A devastating hack can strongly affect any business, but is especially hard for law firms. Their reputation depends on how much their clients trust them, so having someone leak mountains of sensitive documents about their clients can ruin any law firm and destroy the trust clients put on them. This is why cyber security is so important for this industry.
David Kappos, a partner at Cravath, Swaine & Moore LLP, writing about law firms and cyber espionage last year, said:
“Trade secret theft costs companies billions of dollars every year. Traditionally, these crimes take the form of bribing, dumpster-diving or, as in one famous case, aerial photography. These days, industrial espionage is going digital, introducing new threats and magnifying the impact of established techniques. One study puts the cost of cybercrime at $24 — $120 billion in the U.S., and up to $1 trillion globally.”
Law firms are actually one of the most targeted entities in the world, and also one of the most vulnerable. Part of that equation makes sense: law firms have highly valuable information on file. This would be a goldmine for hackers, as the recent scandal of the Panama Papers exemplified.
Why Are Law Firms Vulnerable?
Not making as much sense is why law firms would be vulnerable. Like most industries, many law firms are having a financial crisis, making cyber security not the top priority. With this in mind, they tend to find the cheapest product available and go with it. Dozens of firms have experienced devastating breaches, causing them to prioritize purchasing cyber insurance.
John Sweeney, President and COO of LogicForce, a company that specializes in IT and cyber security in the law industry, explains why that happens:
“Many law firms lack the understanding to create a comprehensive budget for their IT ecosystem, one that is scalable and fits their economics. So, they take a piecemeal approach. The scary part is they are putting their client's electronically stored information, ranging from corporate trade secrets and valuable intellectual property to personal health records and banking data, at tremendous risk of being stolen every day.”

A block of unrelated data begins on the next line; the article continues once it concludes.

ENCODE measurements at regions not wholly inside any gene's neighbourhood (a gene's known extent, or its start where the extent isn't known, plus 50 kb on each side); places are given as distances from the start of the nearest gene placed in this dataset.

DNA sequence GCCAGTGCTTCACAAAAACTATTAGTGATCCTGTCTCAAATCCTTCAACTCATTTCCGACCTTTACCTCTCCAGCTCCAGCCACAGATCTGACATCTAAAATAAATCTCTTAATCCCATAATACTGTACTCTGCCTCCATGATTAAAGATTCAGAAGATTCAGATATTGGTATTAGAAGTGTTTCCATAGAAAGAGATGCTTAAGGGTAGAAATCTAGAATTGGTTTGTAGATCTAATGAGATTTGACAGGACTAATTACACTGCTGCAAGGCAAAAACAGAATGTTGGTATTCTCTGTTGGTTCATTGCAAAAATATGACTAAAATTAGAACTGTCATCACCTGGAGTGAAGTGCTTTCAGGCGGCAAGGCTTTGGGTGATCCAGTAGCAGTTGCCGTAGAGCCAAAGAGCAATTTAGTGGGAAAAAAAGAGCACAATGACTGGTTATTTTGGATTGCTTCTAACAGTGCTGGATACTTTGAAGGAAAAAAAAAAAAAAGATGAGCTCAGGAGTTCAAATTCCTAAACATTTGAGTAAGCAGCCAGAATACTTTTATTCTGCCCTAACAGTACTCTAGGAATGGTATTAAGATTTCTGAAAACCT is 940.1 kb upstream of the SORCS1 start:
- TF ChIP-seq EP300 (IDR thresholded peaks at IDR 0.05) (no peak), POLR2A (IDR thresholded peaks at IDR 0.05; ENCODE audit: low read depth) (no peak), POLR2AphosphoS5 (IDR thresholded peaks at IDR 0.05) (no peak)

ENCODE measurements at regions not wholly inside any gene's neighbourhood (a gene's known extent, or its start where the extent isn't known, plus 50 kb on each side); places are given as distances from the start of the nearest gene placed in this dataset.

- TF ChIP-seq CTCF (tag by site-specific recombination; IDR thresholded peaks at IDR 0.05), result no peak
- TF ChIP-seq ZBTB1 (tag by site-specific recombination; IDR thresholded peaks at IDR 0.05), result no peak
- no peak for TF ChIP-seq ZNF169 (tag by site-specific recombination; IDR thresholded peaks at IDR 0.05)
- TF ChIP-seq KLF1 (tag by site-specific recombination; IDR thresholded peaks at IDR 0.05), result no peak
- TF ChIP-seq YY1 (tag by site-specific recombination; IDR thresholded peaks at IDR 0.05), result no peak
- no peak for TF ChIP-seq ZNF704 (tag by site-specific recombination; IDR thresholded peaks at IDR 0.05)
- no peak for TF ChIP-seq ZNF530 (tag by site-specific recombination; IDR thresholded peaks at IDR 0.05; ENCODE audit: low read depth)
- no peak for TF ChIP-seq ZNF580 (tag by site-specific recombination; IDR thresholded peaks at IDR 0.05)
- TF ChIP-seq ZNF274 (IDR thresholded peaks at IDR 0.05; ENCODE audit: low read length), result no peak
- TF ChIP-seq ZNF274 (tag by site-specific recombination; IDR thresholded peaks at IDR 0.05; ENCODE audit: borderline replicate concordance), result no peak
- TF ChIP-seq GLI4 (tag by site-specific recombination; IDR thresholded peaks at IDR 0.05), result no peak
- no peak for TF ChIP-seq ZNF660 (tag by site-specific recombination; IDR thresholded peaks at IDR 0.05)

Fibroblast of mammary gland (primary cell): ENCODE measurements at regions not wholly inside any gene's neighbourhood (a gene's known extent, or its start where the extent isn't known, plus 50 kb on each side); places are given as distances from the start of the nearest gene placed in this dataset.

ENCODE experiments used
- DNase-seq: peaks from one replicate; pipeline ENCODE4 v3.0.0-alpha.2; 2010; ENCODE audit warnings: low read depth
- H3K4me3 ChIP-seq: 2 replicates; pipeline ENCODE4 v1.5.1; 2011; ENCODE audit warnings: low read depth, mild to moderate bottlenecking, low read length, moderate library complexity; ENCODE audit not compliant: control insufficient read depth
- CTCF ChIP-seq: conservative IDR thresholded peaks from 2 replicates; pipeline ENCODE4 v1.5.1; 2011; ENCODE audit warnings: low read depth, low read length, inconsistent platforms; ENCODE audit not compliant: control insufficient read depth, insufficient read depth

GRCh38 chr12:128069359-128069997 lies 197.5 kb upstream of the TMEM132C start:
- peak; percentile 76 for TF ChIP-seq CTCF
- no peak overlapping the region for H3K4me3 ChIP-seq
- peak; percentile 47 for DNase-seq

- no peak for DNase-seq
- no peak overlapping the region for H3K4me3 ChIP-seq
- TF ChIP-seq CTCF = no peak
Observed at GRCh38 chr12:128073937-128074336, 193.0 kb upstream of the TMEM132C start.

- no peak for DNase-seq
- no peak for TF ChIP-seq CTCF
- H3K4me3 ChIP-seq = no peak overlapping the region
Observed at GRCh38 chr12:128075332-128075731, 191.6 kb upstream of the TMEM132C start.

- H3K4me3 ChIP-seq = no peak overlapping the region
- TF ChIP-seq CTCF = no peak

Other than that, research suggests that law firms are being targeted by state-sponsored cyber-criminal organizations. China and Russia both utilize information stolen from law firms to find out sensitive information. Mergers and acquisitions, bankruptcy filings, and other business dealings, are examples of what they want, to have unique advantages.
The fact is that lawyers necessarily have technological infrastructures that are enticing for hackers. Any given law firm has dozens of mobile devices, frequently transmits confidential information via email, USB flash drives, and other platforms. In addition, they have numerous employees who set their own passwords, use employee accounts, and have access to company servers. The whole picture taken together is a hacker's dream.
The solution for this issue is both legislative and technological. Legislatively, it will require cross-departmental cooperation within the U.S. government and a global commitment to establish enforceable laws. Technologically, the solution is to modernize the services offered to the legal industry up to the standards of other industries.
The individual platforms that lawyers use for many of their daily functions are powerful, but they lack cohesion. As Sweeney explains, this is something crucial:
“I usually find a mixture of hardware and software technologies with little integration, upgrade opportunity or financial discipline. Their approach to cyber security has been pretty much an afterthought, until recent highly publicized data breaches became a focal topic of the media.”
This Quora question, “why is legal technology so bad,” offers a question that law firms should be asking themselves. For the sake of their profits and our personal and sensitive information, there needs to be a worldwide reflection on this subject, in order to bring more safety to the tools used by law firms.